Cases of abuse in sport have emerged in frightening regularity over the past two decades and coincide with the rise of athletes seeking greater involvement in sport’s governance. However, little is known about athlete perceptions of the systematic organizational-level problems that fail to curtail sexual abuse. In this study, we explore what athletes believe are the key issues in governance that facilitate sexual abuse in sport. An analysis of lawsuits athletes filed against US sport organizations and testimony they provided to the US Congress, from 2017 to 2022, show four ways in which organizational culture, decisions, and policies helped permit misconduct in sport. Athlete perspectives suggest governance issues related to monopolistic power structures, athlete representation, conflicts of interest, and commercialization facilitated an abuse-prone culture within Olympic and Paralympic sport in the United States. These findings show that athletes feel that the adjudication mechanisms that remain connected to national and international sport bodies do not always curtail abuse and support those who have questioned approaches that are driven from within the sport sector and argue that sport’s self-regulation of abuse and mistreatment is not working.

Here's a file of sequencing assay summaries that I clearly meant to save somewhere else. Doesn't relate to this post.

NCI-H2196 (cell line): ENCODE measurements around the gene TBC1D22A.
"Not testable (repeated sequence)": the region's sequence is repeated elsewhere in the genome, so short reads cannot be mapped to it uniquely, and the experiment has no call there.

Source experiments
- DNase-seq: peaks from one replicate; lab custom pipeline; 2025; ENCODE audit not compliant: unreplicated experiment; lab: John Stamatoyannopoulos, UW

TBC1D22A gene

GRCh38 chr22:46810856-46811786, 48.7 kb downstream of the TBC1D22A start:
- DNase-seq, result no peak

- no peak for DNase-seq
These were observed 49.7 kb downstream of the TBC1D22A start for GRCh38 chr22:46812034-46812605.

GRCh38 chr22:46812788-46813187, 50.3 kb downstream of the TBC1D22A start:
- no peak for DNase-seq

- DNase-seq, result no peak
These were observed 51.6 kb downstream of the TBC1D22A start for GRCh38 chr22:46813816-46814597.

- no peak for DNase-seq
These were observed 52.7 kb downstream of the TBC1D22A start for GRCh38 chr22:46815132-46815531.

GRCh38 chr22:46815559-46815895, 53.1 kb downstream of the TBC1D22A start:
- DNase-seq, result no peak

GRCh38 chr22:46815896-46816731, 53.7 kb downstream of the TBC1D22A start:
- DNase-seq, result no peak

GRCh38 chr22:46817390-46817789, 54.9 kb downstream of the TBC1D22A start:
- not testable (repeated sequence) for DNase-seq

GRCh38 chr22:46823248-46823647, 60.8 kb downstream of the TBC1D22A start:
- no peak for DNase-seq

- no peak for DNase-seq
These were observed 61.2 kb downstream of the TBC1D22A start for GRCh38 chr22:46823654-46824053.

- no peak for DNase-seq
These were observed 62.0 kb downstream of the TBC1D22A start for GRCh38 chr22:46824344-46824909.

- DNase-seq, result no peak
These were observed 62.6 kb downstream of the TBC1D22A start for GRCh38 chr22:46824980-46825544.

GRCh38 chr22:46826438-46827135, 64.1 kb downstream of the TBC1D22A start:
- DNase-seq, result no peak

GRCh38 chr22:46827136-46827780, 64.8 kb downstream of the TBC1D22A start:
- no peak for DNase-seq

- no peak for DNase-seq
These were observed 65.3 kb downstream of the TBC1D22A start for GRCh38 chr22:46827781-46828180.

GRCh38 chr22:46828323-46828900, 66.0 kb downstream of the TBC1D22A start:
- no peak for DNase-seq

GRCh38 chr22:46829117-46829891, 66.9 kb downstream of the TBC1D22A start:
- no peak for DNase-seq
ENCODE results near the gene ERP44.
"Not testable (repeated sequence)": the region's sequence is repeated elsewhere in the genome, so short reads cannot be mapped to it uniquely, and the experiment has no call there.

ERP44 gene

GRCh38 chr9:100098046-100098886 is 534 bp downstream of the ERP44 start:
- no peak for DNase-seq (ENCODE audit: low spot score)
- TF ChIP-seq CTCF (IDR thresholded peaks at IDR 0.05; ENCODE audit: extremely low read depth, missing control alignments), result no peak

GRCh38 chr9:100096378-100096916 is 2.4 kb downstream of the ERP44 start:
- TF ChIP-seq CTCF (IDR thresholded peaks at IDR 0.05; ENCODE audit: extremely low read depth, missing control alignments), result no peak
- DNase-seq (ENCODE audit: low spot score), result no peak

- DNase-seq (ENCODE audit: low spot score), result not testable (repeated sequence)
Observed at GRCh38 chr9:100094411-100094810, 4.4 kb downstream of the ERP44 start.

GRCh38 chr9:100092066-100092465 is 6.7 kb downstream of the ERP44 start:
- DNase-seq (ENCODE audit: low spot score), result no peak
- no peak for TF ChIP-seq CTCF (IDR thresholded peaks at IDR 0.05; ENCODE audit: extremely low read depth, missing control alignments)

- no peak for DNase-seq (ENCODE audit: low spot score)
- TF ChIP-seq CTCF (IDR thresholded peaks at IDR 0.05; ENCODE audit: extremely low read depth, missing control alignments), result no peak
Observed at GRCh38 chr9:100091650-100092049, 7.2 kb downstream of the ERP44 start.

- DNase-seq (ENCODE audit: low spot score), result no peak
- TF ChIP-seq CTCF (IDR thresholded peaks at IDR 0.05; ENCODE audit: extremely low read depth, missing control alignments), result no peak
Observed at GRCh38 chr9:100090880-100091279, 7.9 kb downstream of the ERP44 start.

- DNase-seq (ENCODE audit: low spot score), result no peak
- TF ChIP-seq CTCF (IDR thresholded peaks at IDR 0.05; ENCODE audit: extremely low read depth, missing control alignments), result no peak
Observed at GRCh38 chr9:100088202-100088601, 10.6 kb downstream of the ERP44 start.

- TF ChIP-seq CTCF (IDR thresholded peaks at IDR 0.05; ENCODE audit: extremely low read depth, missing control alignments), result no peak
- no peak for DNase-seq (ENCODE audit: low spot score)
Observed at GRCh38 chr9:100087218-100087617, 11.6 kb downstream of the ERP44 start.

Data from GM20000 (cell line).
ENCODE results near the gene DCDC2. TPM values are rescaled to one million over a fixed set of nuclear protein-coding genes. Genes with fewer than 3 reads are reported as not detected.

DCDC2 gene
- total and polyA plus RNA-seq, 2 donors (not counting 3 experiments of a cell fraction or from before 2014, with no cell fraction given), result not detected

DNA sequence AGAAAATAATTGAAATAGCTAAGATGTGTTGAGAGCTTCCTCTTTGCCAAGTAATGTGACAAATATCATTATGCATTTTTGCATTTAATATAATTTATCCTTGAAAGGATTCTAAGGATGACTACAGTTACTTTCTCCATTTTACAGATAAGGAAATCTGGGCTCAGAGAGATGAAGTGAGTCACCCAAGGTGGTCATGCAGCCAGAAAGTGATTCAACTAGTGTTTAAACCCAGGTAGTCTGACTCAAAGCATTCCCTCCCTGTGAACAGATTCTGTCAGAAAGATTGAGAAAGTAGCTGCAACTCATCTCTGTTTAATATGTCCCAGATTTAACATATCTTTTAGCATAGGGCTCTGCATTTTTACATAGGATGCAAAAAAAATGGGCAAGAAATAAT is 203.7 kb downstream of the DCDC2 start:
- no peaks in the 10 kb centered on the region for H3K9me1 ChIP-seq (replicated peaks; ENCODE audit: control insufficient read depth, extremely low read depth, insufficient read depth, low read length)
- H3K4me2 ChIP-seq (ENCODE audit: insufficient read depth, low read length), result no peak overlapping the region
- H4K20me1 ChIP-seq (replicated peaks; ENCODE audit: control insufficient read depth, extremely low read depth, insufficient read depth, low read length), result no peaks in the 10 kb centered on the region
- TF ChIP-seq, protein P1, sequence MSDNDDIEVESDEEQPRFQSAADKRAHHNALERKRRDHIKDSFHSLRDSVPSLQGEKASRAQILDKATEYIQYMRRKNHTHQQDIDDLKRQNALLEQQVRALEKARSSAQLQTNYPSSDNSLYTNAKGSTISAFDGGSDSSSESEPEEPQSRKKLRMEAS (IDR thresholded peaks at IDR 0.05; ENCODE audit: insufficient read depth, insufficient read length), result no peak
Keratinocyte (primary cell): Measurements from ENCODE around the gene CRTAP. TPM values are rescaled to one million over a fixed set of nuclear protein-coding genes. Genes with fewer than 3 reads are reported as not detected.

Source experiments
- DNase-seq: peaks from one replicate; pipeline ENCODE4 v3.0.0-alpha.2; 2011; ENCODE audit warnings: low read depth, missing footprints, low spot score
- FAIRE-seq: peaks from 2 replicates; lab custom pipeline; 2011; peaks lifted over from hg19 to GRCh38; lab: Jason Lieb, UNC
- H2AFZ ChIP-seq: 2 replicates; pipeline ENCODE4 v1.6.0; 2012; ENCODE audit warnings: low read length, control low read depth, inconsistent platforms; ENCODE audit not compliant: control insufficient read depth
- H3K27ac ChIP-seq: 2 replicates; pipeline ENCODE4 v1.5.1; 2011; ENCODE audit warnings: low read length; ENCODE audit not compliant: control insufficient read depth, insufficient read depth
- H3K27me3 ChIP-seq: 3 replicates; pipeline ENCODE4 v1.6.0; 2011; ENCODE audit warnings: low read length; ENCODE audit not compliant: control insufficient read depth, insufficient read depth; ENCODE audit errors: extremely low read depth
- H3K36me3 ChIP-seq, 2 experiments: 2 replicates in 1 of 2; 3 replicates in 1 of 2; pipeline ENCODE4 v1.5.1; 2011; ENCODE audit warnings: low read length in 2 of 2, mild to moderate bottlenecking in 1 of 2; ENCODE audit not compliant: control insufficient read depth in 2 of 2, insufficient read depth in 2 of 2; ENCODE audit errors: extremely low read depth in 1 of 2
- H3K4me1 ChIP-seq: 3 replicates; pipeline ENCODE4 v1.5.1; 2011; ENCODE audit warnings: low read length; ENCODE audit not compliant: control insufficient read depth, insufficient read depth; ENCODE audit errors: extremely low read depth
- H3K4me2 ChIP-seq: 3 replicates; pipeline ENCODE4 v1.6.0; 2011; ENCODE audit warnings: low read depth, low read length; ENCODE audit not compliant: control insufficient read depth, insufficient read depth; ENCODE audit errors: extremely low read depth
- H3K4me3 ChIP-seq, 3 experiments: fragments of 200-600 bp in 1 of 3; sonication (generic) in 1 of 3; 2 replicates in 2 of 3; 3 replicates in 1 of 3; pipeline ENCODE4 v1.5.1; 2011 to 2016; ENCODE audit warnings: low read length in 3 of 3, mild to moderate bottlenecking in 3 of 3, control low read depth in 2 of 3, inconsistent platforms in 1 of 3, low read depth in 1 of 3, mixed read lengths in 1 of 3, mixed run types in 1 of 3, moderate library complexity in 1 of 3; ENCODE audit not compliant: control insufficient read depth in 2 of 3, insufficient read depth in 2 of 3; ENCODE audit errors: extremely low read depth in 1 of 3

Associate Professor, Department of Public Health, Aarhus University, Denmark Lindsay Pieper
Associate Professor, Sport Management, University of Lynchburg, Virginia, United States
Governance, Abuse, Athletes, Sport Organisations